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Review of: Juan Frances: Live (2007)

by James White

I laughed out loud when watching this first full length film by director Amy French. The film has been shown at HBO presents The New York International Latino Film Festival, the Berkshire International Film Festival and the Chicago Latino Film Festival. French and her brother Spencer John French are also credited with the original music. Amy French has written and starred in the short film Jack and Jill and has acted and directed for the Elephant Theater group. The tongue-in-cheek humor of Juan Frances: Live inexplicably works as dry British humor does. Occasionally it took me a second to realize why I burst out laughing. The film embraces the theater of the absurd by its delightful, subtle humor.

The story concerns a very white man, 33, who was born in Beverly Hills yet who was raised by his Chicana Nanny to be a typical Mexican boy after his missionary parents were murdered in South America. He works eight jobs and writes and sings and hopes to become a star. Spencer John French who plays Juan Frances at first seems to be a most unlikely choice: he is plump, with a voice as soft as his personality. Yet he carries the role perfectly, charismatically drawing in the viewer as he sings and dances and acts. He achieves real charm. The music is delightful, particularly the beautiful Roja music video. (Most of the musical numbers are very involving.) Juan Frances becomes the star he hopes to be, and as he does, the satire takes hold. There is a gentle on-going poking fun at Chicano life in Los Angeles, a ridiculous satire of a white man who identifies himself as a Chicano, and a generalized satire of how we identify with ethnic cultures. Toward the end of the film, Juan even travels to Africa, discovers that he has Scottish parentage and decides to become a Scottish singer. Finally he returns to his Chicano heritage. The moving last scene of the film, gracefully choreographed, is a kind of homecoming for him, with some of the best music.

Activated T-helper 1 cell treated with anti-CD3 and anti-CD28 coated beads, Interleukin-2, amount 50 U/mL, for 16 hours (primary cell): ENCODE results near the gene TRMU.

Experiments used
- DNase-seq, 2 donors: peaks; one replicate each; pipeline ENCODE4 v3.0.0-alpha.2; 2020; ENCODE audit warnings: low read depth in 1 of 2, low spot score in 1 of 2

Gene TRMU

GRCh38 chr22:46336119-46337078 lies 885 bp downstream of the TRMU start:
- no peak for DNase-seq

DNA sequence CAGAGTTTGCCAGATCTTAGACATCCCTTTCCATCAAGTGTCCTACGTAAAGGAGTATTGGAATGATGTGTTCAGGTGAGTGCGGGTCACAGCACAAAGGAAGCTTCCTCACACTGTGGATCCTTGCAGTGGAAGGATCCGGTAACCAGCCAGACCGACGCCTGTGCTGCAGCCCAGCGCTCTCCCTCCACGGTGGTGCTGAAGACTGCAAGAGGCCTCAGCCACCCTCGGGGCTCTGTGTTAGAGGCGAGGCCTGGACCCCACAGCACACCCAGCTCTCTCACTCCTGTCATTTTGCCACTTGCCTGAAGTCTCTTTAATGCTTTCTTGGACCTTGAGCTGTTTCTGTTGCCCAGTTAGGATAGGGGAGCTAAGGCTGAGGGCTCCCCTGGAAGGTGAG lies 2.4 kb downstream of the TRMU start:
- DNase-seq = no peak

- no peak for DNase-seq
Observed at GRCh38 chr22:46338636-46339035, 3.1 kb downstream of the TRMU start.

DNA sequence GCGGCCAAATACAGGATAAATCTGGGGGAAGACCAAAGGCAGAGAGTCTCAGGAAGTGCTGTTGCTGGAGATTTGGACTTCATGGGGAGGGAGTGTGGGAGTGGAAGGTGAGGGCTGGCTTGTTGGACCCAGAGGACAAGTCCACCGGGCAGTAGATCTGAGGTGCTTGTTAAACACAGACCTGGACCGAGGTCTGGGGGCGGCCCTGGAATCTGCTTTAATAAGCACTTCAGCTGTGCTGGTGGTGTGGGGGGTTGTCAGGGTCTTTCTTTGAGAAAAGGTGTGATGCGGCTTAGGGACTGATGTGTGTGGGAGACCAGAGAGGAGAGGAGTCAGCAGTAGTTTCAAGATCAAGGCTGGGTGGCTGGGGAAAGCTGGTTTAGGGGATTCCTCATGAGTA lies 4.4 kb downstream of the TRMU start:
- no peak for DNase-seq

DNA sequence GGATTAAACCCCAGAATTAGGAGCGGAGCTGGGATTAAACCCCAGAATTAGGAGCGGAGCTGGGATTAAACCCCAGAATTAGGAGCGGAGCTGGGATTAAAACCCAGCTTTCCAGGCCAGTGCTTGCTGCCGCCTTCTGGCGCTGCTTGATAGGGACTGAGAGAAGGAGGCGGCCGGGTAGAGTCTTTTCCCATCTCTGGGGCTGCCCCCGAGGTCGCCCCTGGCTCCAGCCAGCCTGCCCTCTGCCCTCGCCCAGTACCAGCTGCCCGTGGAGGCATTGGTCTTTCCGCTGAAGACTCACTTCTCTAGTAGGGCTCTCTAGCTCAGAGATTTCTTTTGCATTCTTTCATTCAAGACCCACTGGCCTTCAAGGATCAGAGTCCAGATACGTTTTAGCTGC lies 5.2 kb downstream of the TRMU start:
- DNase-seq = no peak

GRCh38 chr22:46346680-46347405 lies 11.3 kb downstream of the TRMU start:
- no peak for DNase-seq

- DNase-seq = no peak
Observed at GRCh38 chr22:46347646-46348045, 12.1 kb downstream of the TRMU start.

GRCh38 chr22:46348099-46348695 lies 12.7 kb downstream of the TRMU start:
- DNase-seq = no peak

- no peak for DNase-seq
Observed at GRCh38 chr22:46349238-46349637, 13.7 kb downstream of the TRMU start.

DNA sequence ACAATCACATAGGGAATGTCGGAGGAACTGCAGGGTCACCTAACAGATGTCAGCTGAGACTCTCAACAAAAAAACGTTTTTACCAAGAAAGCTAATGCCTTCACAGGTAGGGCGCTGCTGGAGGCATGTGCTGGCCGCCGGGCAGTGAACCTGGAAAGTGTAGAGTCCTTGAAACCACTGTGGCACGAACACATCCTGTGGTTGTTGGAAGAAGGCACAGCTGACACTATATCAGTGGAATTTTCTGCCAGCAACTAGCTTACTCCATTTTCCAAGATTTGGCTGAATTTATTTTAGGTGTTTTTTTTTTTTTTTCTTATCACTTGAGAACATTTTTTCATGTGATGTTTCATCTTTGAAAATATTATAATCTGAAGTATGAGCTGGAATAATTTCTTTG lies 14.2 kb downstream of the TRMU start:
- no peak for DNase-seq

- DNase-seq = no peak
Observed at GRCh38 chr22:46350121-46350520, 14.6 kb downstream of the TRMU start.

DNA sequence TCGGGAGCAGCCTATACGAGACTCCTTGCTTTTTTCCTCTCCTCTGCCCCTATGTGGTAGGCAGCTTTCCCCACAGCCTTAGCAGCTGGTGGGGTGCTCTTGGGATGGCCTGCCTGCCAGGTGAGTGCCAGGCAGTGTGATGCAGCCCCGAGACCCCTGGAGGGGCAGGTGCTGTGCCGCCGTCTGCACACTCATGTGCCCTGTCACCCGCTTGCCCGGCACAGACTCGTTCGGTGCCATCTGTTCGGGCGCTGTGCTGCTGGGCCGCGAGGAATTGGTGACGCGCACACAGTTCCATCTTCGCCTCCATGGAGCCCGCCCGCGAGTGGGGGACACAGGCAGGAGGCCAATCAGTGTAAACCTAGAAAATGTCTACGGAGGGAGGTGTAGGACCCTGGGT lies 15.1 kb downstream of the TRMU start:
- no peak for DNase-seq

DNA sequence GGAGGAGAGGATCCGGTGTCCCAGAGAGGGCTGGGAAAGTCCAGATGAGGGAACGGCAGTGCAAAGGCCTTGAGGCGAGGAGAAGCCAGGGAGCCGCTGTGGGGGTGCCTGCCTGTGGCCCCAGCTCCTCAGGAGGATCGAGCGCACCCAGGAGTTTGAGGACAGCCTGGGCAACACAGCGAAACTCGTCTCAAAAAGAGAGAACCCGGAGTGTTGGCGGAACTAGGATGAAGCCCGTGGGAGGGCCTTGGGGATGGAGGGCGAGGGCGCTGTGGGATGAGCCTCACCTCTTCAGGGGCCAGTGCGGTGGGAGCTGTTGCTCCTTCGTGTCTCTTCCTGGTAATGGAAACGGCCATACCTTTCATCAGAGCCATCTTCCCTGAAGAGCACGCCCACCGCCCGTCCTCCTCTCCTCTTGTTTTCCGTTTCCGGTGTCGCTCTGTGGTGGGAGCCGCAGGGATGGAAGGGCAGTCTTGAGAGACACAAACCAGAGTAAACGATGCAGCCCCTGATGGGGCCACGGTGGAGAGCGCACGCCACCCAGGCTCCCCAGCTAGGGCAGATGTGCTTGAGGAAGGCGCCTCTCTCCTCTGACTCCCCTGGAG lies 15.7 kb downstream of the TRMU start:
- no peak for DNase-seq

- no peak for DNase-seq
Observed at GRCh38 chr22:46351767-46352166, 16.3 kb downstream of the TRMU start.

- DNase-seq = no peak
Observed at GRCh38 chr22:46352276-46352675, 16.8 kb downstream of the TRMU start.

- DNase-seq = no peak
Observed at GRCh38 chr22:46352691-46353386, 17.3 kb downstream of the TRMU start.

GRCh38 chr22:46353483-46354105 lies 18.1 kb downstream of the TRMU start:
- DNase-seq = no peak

Typical experiences of Chicanos living in the city are satirized: working as a gardener, being well fed by one's very loving mother, going to clubs and dancing and drinking, falling in love with an exotic Latin beauty.

The acting is uniformly strong. Besides Spencer John French as Juan Frances, Kerry Carney as Mrs. French, Elisa Bocanegra as Juan's close friend Chuchi, and Maria Esquival as Angelica perform their roles flawlessly. David Franco plays the flamboyant agent whom you can't help but notice every time he is on screen.

The film is described by the production company as "A Muscial Mockumentary Bi-Lingual Bio-Pic Improv Comedy With Heart". Indeed, it is. But its being so may also be its problem. It's the kind of film that if you don.t get it from the first, you're probably not going to like it. And you have to be ready for something quite original, different from possibly anything you have ever seen. I, for one, loved it.